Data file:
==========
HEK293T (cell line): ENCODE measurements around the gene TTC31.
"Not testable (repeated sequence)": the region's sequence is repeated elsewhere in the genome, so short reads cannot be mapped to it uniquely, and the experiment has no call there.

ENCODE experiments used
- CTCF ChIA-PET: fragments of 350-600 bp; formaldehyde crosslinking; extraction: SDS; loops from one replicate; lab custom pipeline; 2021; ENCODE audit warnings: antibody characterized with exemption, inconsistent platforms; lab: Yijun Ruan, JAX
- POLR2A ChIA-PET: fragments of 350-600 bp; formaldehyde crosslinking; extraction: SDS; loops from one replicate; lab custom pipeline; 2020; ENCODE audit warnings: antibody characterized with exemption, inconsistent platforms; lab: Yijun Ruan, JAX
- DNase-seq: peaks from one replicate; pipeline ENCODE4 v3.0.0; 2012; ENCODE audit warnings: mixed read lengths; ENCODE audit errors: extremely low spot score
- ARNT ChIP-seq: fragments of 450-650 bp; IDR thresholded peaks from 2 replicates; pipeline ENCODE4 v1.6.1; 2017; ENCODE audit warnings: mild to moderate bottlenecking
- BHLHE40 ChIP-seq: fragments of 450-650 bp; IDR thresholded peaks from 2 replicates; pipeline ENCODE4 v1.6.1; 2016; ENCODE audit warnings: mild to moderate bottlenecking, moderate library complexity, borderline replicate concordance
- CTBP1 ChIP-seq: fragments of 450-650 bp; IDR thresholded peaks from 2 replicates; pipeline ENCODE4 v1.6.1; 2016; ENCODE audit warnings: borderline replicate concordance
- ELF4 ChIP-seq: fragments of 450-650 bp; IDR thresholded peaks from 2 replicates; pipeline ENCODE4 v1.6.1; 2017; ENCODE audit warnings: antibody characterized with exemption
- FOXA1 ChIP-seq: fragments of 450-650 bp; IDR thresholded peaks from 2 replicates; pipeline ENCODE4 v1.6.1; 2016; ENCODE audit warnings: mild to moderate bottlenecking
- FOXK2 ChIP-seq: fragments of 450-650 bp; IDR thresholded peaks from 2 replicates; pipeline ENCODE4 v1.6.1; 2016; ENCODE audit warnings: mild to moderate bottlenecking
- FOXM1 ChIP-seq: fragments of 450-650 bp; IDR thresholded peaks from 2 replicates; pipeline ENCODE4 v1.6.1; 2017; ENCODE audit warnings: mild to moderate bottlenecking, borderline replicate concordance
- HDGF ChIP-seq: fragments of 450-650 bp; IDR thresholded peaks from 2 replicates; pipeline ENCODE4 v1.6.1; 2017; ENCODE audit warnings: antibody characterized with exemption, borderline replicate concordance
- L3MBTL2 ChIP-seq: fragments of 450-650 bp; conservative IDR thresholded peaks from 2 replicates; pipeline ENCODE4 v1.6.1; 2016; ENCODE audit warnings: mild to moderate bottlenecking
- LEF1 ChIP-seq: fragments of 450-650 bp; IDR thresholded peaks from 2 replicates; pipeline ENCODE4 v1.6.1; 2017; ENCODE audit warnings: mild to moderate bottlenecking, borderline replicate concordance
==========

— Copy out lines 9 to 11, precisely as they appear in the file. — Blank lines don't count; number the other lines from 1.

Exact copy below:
- CTBP1 ChIP-seq: fragments of 450-650 bp; IDR thresholded peaks from 2 replicates; pipeline ENCODE4 v1.6.1; 2016; ENCODE audit warnings: borderline replicate concordance
- ELF4 ChIP-seq: fragments of 450-650 bp; IDR thresholded peaks from 2 replicates; pipeline ENCODE4 v1.6.1; 2017; ENCODE audit warnings: antibody characterized with exemption
- FOXA1 ChIP-seq: fragments of 450-650 bp; IDR thresholded peaks from 2 replicates; pipeline ENCODE4 v1.6.1; 2016; ENCODE audit warnings: mild to moderate bottlenecking